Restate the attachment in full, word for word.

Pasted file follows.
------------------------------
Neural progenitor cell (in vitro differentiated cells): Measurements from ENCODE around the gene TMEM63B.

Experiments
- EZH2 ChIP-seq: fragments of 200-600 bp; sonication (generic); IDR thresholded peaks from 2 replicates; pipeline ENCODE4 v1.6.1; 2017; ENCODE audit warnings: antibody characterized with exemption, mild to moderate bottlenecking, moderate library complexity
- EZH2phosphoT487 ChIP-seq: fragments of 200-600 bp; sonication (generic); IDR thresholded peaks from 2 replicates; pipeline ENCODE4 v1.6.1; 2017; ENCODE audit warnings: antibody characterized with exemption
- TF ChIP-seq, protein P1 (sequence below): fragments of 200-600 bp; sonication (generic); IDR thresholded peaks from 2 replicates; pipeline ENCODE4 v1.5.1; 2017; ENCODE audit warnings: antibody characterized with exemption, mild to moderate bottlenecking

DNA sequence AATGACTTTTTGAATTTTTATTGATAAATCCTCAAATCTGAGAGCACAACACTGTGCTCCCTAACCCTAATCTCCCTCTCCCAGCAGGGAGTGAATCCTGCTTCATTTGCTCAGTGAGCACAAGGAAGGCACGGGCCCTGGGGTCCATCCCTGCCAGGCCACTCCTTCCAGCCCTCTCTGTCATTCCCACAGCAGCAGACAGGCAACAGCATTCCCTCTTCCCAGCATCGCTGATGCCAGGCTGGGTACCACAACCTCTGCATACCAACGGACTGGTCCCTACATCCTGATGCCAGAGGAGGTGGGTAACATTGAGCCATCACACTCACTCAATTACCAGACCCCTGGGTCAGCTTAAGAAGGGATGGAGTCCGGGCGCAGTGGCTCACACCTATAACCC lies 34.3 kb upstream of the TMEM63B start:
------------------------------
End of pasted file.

Neural progenitor cell (in vitro differentiated cells): Measurements from ENCODE around the gene TMEM63B.

Experiments
- EZH2 ChIP-seq: fragments of 200-600 bp; sonication (generic); IDR thresholded peaks from 2 replicates; pipeline ENCODE4 v1.6.1; 2017; ENCODE audit warnings: antibody characterized with exemption, mild to moderate bottlenecking, moderate library complexity
- EZH2phosphoT487 ChIP-seq: fragments of 200-600 bp; sonication (generic); IDR thresholded peaks from 2 replicates; pipeline ENCODE4 v1.6.1; 2017; ENCODE audit warnings: antibody characterized with exemption
- TF ChIP-seq, protein P1 (sequence below): fragments of 200-600 bp; sonication (generic); IDR thresholded peaks from 2 replicates; pipeline ENCODE4 v1.5.1; 2017; ENCODE audit warnings: antibody characterized with exemption, mild to moderate bottlenecking

DNA sequence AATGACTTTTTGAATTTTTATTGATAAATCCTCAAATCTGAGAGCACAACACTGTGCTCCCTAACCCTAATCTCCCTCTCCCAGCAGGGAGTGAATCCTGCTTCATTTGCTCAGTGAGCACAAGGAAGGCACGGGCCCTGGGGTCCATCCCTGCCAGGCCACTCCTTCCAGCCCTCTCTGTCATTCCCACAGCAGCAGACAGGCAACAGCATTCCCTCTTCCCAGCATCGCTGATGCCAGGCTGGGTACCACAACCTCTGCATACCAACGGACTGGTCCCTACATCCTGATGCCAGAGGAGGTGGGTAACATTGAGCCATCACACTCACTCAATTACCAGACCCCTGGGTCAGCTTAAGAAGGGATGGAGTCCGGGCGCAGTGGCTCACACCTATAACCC lies 34.3 kb upstream of the TMEM63B start: